The neurologic disease EPM can develop when S. neurona protozoa invade the central nervous system. A diagnosis is traditionally based on a CSF immunoblot because it is believed that the presence of host antibodies in the CSF (in an uncontaminated sample with minimal blood-brain barrier damage) is most closely correlated with clinical disease.24 A PCR test to detect S. neurona in CSF has been developed in an attempt to overcome limitations of the immunoblot tests. The test appears to be of little use in antemortem diagnosis because it has a high rate of negative results in possibly infected animals (e.g., one study demonstrated 116 results of CSF that tested positive on Western blot testing but negative on PCR testing).8 S. neurona merozoites are usually found intracellularly or within the parenchyma of the spinal cord and brain, and parasite antigen and DNA are rarely found in CSF.8 However, PCR testing has been found to be useful in postmortem identification of parasites from neuronal tissue.36 In the absence of parasite DNA, false-negative PCR test results are likely. Unlike immunoblot tests that yield a dichotomous result (positive or negative), a recently developed indirect fluorescent antibody test enables more precise quantification of both serum and CSF antibody levels. A recent study demonstrated correlation between serum and CSF indirect fluorescent antibody test antibody detection, and the authors suggest that, in most cases, CSF or serum antibody quantification may be sufficient for determining the probability of infection.56

    Conclusion

    PCR-based diagnostic tests have become increasingly popular in equine medicine for the rapid and accurate detection of infectious pathogens. PCR-based tests can be extremely sensitive diagnostic tools, allowing patho­gen detection earlier in the course of the disease (e.g., infection with A. phagocytophila54 or EIAV48). However, because fragmented nucleic acids from nonviable cells or viruses can be readily amplified using PCR, PCR-based tests cannot identify animals that harbor nonviable pathogen and are no longer contagious (e.g., horses with Salmonella infection44). False-negative PCR test results from infected animals can occur when the tested sample does not contain pathogen genetic material (e.g., lack of S. neurona schizonts in CSF samples,24 lack of encephalitis virus particles in the serum of infected animals that have passed the short-lived viremic phase,50,51 lack of the targeted virulence genes in some pathogenic strains of R. equi34). Correct interpretation of PCR test results and a thorough knowledge of the protocol used are critical in evaluating PCR-based tests. False-positive PCR test results from uninfected animals are possible if contaminating DNA is amplified; therefore, PCR test results should be monitored by including controls, and false-positive results should be limited by careful sample collection and good laboratory practices. False-negative PCR results from infected animals can result from low DNA copy number, poor primer performance and the presence of inhibitory substances in the sample (e.g., urea, heme), and prior antimicrobial use. Better DNA extraction techniques, the inclusion of appropriate controls, and techniques such as nested PCR have been used to monitor PCR test success and reduce potential problems.3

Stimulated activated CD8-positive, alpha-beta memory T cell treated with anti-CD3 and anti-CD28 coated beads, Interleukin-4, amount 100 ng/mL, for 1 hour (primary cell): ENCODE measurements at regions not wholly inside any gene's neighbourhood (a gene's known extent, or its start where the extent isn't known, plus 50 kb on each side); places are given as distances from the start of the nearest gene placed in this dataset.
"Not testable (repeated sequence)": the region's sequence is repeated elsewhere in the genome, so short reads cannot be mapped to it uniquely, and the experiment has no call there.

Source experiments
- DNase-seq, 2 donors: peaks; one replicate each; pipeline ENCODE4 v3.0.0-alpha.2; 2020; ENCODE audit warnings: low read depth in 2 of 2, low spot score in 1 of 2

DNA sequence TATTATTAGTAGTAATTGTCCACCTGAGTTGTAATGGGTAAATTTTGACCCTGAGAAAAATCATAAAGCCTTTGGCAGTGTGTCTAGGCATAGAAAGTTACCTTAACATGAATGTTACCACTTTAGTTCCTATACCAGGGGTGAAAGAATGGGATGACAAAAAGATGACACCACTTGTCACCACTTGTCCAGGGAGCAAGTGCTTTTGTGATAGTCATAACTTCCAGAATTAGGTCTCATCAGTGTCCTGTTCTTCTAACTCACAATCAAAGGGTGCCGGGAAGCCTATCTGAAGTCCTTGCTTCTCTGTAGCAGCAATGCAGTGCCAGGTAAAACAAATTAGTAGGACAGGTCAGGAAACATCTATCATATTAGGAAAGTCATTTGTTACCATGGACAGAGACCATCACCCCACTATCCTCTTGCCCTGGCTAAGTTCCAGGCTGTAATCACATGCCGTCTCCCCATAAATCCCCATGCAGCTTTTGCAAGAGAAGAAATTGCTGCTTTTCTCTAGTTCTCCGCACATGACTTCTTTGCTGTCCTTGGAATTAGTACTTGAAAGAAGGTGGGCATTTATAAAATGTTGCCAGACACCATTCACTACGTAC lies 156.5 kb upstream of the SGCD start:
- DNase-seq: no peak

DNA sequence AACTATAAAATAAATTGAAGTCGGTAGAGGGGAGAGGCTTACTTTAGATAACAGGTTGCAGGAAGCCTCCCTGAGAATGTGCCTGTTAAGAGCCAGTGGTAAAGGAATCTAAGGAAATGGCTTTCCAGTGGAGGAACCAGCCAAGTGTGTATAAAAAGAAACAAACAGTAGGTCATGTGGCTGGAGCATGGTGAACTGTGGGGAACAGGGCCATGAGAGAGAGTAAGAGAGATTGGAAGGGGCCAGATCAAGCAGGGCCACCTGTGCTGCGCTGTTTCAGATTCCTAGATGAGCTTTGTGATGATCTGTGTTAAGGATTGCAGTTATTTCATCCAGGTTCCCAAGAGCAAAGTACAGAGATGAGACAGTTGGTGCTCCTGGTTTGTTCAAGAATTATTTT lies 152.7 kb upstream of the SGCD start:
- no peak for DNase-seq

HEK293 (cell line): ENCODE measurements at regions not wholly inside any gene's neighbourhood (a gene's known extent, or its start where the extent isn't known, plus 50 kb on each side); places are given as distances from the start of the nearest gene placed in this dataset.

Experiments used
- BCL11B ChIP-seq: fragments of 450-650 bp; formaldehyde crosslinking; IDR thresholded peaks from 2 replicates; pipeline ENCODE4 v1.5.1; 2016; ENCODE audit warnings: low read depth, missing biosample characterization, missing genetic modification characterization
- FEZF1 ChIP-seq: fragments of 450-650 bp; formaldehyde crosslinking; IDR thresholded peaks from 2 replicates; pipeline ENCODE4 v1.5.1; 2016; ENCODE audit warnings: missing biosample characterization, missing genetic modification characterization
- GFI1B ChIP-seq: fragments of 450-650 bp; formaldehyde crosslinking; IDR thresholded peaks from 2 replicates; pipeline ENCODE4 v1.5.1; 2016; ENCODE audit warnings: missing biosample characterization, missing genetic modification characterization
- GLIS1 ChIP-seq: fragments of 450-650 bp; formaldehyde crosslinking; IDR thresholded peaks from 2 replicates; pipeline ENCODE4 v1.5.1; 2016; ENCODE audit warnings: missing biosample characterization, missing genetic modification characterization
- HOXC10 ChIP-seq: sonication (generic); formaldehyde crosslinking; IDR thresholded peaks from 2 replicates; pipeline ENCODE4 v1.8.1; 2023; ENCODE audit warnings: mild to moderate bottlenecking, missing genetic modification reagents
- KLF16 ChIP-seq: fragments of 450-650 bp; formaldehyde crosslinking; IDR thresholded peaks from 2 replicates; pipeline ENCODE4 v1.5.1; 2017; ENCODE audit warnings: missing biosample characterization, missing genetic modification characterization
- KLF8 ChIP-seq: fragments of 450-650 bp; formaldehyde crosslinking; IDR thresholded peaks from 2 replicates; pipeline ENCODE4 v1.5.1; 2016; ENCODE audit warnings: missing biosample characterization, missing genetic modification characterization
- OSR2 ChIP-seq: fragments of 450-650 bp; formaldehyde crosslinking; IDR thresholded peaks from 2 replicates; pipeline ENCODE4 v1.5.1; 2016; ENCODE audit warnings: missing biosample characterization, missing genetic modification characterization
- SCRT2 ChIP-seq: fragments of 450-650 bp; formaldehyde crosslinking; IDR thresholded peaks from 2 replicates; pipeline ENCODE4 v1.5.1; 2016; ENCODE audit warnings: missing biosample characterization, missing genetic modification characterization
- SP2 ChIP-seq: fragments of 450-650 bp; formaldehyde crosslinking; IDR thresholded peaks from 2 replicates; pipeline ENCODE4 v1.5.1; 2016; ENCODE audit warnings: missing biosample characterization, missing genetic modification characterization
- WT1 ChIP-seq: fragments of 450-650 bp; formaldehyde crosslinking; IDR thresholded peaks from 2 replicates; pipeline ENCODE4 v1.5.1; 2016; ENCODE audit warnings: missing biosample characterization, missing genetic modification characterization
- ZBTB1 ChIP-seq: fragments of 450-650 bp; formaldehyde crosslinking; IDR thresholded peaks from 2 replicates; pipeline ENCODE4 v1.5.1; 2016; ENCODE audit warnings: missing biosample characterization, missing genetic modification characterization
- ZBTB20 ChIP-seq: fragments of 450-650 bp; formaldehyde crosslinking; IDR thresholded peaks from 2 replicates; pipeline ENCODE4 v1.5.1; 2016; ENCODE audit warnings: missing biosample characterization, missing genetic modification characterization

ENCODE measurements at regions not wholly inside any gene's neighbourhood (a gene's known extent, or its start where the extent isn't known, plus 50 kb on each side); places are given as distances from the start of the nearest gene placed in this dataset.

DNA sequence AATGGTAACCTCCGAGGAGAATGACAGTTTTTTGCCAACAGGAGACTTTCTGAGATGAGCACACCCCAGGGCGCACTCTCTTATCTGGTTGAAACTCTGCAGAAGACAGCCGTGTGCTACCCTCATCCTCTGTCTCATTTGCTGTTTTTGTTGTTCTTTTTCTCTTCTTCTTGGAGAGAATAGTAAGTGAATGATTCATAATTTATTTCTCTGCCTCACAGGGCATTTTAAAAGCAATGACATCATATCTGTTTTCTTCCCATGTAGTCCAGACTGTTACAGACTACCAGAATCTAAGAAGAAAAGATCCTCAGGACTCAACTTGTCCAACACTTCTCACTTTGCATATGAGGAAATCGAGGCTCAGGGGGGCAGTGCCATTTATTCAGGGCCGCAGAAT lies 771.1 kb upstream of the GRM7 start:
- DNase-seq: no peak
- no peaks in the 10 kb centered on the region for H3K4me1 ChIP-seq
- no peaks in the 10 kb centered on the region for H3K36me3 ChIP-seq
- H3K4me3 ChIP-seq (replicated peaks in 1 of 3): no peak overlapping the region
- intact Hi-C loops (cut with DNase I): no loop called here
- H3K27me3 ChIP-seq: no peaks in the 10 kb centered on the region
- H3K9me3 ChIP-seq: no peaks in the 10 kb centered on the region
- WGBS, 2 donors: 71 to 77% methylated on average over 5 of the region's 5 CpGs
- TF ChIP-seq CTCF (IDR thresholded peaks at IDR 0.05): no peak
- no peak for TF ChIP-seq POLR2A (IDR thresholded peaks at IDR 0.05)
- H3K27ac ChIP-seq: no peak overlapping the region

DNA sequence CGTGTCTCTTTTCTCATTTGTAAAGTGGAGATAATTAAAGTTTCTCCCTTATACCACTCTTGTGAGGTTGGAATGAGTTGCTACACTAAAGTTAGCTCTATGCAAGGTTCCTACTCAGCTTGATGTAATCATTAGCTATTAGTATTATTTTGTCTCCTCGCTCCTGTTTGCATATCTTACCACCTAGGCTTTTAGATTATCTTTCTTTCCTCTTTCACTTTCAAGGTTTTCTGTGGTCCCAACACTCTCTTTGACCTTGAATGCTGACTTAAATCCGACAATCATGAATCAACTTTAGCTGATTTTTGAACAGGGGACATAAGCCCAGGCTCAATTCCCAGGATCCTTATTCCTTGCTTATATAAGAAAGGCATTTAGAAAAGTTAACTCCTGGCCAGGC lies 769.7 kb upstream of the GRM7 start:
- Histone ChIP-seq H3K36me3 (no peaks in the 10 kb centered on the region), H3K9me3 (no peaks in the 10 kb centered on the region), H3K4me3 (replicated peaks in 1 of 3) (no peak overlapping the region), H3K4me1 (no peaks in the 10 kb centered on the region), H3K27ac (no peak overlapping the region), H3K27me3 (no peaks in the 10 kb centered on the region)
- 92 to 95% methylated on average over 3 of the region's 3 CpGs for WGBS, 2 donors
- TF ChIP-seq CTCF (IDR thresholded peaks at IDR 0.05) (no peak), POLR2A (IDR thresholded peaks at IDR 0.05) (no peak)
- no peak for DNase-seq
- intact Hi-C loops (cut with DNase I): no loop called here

PCR-based diagnostic tests appear to be useful in rapidly detecting Salmonella spp,14 and new developments in PCR testing for other fecal pathogens (e.g., Lawsonia and Clostridium spp) have increased the value of these tests.26 PCR-based tests are now routinely used for rapid and early detection of S. equi subsp equi,38 R. equi,33 N. risticii,3 A. phagocytophila,54 and equine respiratory viruses.42 Although international regulations still stipulate use of the traditional agar gel immunodeficiency assay or Coggins test, PCR-based tests for EIAV are also promising.48 PCR-based antemortem diagnosis of EPM8 and viral encephalitis51 from CSF does not appear to be reliable.

    Because of the variety of factors that can influence the validity of PCR results, it is important to understand the possible limitations of the test in general and in regard to the particular pathogen of interest.  Table 1 summarizes the use of PCR tests in detecting a variety of infectious equine pathogens. When used appropriately, the many variations on the basic PCR protocol can greatly enhance the clinical usefulness of the particular test. Because different PCR tests are available, practitioners should discuss with their laboratory which protocol to use for the pathogen of interest and how to best interpret the results from a given PCR test.

    Acknowledgments

    The author thanks Drs. Melissa Mazan, Mary Rose Paradis, Lois Wetmore, Daniela Bedenice, and Rose Nolen-Walston for their comments.

    Downloadable PDF